Joanne Rong Wang, a doctoral student in the Department of Educational Leadership at Tennessee State University, has been awarded a $7,000 seed grant from Vanderbilt University’s Office for Equity, Diversity, and Inclusion to use toward her dissertation research.

Joanne Rong Wang

Wang’s dissertation, entitled Chief Diversity Officers’ Perceptions of the Degree to which a NACUBO Economic Model is Effective in Producing Outcomes Leading to Institutionally Sustainable Diversity Programs, seeks to study the intersection of finance and diversity in higher education.

“There are rapidly changing demographics in education,” Wang said. “By 2065, there will not be a minority race. Higher education has to respond quickly to be market smart.”

Wang was inspired to study this intersectionality by the rising costs of higher education, increasing budget cuts, and the financial challenges universities face. She believes diversity programs are necessary for the future of higher education because they are essentially marketing strategies. With the high investment costs of education, students want to attend colleges and universities that they feel will represent them. However, diversity programs face issues with long-term sustainability due to leadership changes and financial problems.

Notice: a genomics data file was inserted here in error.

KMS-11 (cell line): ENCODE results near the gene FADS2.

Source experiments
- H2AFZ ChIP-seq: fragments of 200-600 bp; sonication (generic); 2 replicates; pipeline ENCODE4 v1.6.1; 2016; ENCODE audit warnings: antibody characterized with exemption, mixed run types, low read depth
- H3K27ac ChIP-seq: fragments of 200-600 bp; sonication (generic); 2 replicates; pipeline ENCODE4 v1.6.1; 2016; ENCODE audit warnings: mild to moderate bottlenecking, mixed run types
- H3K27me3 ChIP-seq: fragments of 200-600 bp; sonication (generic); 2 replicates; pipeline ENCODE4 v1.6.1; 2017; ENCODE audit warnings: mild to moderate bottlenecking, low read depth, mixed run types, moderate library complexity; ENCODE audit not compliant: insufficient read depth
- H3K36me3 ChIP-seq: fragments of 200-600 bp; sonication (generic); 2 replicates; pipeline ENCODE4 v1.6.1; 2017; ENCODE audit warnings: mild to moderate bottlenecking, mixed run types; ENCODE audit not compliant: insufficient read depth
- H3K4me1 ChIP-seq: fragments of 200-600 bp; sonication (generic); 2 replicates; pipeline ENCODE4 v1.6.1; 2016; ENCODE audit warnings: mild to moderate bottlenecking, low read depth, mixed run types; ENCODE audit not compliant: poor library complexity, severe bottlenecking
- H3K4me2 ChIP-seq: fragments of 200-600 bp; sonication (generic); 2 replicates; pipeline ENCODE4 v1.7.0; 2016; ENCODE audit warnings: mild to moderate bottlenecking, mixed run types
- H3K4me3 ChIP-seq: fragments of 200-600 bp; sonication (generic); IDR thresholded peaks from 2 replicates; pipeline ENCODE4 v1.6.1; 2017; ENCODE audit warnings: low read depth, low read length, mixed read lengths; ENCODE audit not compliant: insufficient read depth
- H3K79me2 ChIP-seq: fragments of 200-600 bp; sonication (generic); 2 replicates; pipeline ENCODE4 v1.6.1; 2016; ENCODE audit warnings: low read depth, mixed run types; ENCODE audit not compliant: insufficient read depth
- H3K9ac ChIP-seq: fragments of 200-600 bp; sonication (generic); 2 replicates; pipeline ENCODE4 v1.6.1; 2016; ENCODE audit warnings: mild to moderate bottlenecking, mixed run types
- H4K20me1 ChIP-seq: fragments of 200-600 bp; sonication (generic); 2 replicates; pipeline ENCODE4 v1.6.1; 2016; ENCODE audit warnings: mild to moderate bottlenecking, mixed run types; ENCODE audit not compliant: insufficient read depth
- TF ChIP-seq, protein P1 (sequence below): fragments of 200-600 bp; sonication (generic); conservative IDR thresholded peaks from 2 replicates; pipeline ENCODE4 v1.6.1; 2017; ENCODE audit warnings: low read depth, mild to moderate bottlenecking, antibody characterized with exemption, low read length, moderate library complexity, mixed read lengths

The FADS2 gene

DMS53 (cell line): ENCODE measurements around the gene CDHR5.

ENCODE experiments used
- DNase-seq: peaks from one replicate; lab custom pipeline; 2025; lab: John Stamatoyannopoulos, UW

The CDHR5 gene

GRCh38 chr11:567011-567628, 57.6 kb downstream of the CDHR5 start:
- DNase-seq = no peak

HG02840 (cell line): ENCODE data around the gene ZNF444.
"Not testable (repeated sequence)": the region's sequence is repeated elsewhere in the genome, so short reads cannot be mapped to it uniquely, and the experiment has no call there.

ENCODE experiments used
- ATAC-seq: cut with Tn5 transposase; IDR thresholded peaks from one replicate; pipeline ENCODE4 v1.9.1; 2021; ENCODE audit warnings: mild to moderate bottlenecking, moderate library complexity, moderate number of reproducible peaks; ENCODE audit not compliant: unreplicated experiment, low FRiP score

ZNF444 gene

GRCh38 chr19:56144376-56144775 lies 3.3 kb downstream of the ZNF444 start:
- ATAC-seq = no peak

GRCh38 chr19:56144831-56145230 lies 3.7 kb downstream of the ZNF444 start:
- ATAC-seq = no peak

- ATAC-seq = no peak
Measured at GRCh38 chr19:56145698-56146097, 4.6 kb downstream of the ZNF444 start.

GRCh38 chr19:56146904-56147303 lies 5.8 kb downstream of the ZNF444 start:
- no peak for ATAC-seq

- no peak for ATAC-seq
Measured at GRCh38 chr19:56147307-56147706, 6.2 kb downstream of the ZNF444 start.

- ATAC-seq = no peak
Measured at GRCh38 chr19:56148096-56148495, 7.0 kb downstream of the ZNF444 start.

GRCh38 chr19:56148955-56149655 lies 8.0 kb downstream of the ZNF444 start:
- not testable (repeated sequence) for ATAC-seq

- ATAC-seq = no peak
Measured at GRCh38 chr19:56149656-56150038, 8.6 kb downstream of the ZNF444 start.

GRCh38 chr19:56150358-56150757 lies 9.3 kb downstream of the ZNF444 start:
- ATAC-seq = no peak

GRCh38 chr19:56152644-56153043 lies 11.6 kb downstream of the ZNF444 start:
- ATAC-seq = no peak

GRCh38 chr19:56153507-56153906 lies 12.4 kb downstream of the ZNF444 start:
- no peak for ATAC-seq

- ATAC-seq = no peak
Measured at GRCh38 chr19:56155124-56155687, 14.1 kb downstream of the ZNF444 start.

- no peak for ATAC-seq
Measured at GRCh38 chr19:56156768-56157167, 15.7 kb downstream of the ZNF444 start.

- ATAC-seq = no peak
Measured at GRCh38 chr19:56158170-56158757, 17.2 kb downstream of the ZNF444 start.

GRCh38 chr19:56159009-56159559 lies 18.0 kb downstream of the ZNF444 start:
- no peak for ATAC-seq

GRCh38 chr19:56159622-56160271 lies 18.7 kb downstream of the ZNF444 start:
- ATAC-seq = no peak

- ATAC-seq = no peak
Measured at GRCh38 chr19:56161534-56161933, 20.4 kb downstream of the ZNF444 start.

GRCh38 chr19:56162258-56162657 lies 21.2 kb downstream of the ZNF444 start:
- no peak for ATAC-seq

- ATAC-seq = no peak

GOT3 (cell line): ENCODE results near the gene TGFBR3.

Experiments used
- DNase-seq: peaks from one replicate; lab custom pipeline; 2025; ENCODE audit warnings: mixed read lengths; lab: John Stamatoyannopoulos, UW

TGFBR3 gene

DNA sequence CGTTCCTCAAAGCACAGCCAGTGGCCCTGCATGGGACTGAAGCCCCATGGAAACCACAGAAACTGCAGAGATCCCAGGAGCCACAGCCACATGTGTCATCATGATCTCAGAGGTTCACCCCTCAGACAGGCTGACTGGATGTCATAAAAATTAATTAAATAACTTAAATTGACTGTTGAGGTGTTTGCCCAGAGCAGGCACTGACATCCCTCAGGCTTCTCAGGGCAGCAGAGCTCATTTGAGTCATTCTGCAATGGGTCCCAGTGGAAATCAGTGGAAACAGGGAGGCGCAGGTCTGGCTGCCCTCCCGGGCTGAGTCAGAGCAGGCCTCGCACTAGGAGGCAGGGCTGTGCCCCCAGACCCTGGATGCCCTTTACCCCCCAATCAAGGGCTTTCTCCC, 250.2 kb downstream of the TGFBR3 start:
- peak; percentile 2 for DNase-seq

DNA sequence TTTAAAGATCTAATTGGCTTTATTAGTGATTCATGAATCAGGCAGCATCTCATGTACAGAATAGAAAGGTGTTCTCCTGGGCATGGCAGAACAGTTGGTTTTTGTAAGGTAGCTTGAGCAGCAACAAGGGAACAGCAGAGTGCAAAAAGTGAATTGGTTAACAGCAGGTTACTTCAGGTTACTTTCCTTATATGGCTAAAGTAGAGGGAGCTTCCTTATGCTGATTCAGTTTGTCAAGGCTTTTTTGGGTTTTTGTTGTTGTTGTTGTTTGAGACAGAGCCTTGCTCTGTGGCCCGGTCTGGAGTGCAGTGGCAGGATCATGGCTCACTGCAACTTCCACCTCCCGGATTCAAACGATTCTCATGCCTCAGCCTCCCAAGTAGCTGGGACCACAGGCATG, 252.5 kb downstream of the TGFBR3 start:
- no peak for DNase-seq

“Lots of educational models and leadership have been used to examine outcomes [in diversity programs], but I’m examining them from a business perspective,” Wang said.

When the call for grants was announced, Wang decided to submit her dissertation, which is still in the proposal stage at TSU. More than 60 prospective grants were reviewed and 29 were funded. Wang plans to use the grant to help further her research by funding travel to conferences and hiring statisticians and editors for her dissertation.

Wang is especially excited about an upcoming conference that the grant is funding. She plans to attend the National Association of College and University Business Officers Annual Conference in Minneapolis, Minnesota, where she will meet Dr. Jacalyn Askin, the project manager for NACUBO’s Higher Education Economic Models Project. NACBUO is an organization that represents financial officers, whose mission is “to advance the economic viability, business practices and support for higher education institutions in fulfillment of their missions.” After reading a paper Askin had authored, Wang contacted her to discuss her research findings, and the two have been in constant communication ever since. Askin, who sits on Wang’s dissertation committee, will meet in person for the first-time.